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One in five Malaysian Muslim women still believe husbands deserve to beat ‘disobedient’ wives: Survey

KUALA LUMPUR — Close to a quarter of Muslim women in Malaysia surveyed still believe that a husband can strike his wife, citing the religious concept of “nusyuz” or refusing to obey a husband’s wishes or commands.

One in five Malaysian Muslim women still believe husbands deserve to beat ‘disobedient’ wives: Survey

The survey found that almost all respondents, at 97 per cent, said that Muslim women must obey their husbands, and that obedience defines a woman as a 'good wife'.

KUALA LUMPUR — Close to a quarter of Muslim women in Malaysia surveyed still believe that a husband can strike his wife, citing the religious concept of “nusyuz” or refusing to obey a husband’s wishes or commands.

According to the survey by rights group Sisters in Islam (SIS) on Muslim women’s realities in Malaysia, this “disobedience” can include leaving the house without a husband’s consent to simply refusing sex.

“Worryingly, 21 per cent of respondents believe that a husband has a right to beat his wife. Among those who accept this, the concept of nusyuz appears to provide a justification,” said the report titled Perception and Realities: The Public and Personal Rights of Muslim Women in Malaysia published on Tuesday (Oct 15).

The survey also found that almost all respondents, at 97 per cent, said that Muslim women must obey their husbands, and that obedience defines a woman as a “good wife”.

Among the respondents, 88 per cent agreed that leaving the house without the husband’s consent counts as “nusyuz”. 

In comparison, the percentages of those who felt these actions count as “nusyuz” include: Refusing to move with the husband (54 per cent), refusing to have sexual intercourse (52 per cent), refusing to open the door for the husband (50 per cent), or refusing to answer when the husband calls (46 per cent).

“Under these circumstances, they believe a husband may beat his wife. They believe that these are acts of disobedience by the wife, and therefore the husband is permitted to strike her.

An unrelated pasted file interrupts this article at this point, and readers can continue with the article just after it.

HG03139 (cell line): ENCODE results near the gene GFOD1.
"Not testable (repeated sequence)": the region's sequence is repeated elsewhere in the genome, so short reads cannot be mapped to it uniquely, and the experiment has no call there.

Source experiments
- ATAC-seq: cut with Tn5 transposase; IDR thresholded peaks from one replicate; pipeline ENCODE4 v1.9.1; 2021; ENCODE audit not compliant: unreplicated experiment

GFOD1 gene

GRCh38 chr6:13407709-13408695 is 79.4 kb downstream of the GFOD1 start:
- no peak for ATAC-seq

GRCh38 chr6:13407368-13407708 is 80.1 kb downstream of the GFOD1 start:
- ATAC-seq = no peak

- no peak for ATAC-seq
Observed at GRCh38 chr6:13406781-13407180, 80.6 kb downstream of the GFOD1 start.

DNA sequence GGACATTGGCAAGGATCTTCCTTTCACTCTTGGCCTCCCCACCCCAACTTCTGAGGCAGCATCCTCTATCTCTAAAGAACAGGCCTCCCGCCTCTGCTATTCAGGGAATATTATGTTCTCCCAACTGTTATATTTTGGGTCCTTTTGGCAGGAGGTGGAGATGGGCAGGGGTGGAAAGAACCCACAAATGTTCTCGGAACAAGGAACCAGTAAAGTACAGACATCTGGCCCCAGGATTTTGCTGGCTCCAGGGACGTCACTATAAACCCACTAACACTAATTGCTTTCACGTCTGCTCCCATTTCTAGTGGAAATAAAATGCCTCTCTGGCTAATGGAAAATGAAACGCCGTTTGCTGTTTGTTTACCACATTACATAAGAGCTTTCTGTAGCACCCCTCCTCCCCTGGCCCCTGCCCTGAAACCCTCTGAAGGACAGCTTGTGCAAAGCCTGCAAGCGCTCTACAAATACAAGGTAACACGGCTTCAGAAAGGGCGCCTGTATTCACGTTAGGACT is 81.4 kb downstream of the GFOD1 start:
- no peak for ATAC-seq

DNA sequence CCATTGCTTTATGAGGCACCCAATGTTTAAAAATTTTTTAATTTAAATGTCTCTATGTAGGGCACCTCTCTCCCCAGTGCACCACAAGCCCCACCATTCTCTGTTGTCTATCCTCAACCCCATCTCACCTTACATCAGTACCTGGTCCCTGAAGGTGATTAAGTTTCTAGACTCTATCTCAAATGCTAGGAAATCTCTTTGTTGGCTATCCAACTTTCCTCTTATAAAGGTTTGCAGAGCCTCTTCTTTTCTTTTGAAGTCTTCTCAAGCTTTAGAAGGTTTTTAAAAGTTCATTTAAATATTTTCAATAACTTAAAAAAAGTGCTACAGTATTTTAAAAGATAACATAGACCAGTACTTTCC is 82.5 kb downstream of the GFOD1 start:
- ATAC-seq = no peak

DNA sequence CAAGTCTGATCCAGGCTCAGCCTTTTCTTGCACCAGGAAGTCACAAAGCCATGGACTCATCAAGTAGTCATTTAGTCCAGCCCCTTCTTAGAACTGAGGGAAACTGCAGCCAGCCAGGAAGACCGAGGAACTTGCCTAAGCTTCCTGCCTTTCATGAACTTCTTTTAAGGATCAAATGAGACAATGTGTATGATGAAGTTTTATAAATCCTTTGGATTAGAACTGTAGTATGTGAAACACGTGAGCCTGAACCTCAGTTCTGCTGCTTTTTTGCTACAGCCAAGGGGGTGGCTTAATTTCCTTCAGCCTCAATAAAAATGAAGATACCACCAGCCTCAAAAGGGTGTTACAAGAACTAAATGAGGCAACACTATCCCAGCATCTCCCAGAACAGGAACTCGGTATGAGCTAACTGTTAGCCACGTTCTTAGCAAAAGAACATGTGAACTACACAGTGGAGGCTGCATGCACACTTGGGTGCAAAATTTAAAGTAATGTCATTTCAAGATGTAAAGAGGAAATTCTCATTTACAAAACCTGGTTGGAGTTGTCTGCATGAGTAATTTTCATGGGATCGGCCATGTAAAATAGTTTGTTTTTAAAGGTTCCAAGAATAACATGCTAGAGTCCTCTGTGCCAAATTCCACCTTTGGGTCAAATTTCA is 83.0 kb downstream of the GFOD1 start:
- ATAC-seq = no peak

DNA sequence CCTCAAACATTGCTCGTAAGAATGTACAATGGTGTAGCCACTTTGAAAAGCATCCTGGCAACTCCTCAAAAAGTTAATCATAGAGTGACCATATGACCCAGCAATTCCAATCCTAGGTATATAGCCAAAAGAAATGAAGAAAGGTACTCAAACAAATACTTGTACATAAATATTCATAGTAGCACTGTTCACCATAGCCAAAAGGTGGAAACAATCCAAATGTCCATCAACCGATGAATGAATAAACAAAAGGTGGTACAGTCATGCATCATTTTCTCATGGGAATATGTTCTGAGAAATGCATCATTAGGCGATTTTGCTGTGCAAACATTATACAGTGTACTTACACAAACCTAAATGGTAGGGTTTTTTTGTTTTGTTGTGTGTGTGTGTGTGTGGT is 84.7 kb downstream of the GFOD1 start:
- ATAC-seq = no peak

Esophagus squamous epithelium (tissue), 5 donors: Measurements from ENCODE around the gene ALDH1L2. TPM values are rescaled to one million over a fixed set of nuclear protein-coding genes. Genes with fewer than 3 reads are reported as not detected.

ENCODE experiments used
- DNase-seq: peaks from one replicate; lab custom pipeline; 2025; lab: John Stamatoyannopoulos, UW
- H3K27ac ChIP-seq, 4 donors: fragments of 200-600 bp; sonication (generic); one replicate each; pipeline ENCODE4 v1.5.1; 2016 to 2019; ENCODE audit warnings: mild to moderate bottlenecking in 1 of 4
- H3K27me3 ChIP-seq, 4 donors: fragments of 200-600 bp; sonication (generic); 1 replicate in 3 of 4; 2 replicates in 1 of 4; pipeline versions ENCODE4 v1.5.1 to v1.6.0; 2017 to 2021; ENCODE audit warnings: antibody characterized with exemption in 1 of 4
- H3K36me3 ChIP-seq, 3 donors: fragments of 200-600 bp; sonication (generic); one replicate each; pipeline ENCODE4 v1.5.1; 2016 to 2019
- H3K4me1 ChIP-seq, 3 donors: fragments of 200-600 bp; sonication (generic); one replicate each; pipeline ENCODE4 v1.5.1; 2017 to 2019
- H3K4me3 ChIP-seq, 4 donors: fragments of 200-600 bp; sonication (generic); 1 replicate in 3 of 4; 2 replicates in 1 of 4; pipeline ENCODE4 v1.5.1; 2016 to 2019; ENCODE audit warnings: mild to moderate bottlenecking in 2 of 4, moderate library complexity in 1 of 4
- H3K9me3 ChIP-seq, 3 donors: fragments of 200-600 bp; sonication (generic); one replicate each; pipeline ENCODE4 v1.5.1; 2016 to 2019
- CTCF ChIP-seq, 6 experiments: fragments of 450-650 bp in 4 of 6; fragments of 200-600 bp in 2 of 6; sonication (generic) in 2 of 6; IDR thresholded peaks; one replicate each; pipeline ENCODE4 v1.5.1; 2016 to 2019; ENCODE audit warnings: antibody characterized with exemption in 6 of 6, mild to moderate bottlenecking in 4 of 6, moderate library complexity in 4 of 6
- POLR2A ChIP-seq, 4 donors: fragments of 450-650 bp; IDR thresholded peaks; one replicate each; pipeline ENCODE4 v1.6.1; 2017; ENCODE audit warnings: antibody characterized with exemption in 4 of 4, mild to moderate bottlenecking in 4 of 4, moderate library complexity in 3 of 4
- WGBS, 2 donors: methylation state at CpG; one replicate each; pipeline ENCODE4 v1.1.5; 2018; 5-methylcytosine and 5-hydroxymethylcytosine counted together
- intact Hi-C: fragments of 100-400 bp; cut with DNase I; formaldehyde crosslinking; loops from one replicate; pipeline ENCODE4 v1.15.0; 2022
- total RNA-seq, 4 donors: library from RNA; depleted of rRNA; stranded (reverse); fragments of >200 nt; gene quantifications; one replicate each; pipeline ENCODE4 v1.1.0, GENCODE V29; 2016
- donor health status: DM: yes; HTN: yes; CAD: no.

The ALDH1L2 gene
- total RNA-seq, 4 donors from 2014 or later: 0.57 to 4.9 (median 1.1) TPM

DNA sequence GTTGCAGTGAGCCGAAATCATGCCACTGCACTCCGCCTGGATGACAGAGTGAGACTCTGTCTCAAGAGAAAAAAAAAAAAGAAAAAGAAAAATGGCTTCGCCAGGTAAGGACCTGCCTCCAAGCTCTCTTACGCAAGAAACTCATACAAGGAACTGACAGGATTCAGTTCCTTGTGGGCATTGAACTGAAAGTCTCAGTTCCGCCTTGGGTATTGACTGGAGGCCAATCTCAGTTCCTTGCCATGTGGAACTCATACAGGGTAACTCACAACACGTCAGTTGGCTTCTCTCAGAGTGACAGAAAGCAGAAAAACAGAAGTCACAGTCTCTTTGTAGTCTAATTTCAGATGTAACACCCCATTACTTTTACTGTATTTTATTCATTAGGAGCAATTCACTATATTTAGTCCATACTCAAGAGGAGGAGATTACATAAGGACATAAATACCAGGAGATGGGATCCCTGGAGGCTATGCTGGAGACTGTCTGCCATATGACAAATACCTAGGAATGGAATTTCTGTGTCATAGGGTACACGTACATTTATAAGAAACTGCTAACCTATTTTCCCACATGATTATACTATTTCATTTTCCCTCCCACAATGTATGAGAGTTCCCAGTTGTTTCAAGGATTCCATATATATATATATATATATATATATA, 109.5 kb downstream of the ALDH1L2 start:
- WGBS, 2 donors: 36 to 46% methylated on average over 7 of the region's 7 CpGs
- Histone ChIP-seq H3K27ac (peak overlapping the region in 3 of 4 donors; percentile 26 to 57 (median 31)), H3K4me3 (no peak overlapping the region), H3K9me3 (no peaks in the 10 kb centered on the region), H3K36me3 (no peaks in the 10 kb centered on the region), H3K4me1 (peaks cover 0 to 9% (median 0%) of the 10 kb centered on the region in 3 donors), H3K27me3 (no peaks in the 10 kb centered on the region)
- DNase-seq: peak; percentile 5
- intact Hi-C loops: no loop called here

“This goes directly against the principles of the Quran and is in complete contradiction to the practice of Prophet Muhammad who never hit his wife under any circumstances,” the report explained.

However, proponents of punishment against women usually cite religious scriptures to back the act of beating “disobedient wives”.

These include verse 4:34 of the Quran which said: “But those (wives) from whom you fear arrogance — (first) advise them; (then if they persist), forsake them in bed; and (finally), strike them.” 

SIS said this “uncompromising duty to obey one’s husband” has led to harm and injustices against women, such as the reluctance to report domestic violence including marital rape, being stopped from going work, forgoing opportunities to study, and being unable to plan their family.

The report also showed that while 89 per cent of respondents felt that they are equal to their spouse, merely 57 per cent felt they can leave the marriage at any time. 

Section 59 of the Islamic Family Law (Federal Territory) Act 1984 states that a wife shall be entitled to maintenance when she is “nusyuz”, and can only revert when she “repents and obeys” the husband.

“This concept plays a central role in institutionalising, justifying and sustaining a patriarchal model of families in the Muslim context, and must be challenged. 

“Far from creating harmony in marriage, these laws are among the main causes of marital breakdown and violence against women. There is thus an urgent need for reform,” SIS said in its report.

The survey was conducted by research firm Ipsos between 2018 and 2019 through two phases, with the quantitative phase involving 675 Muslim women across the country aged between 18 and 55. MALAY MAIL

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Malaysia women Muslim nusyuz

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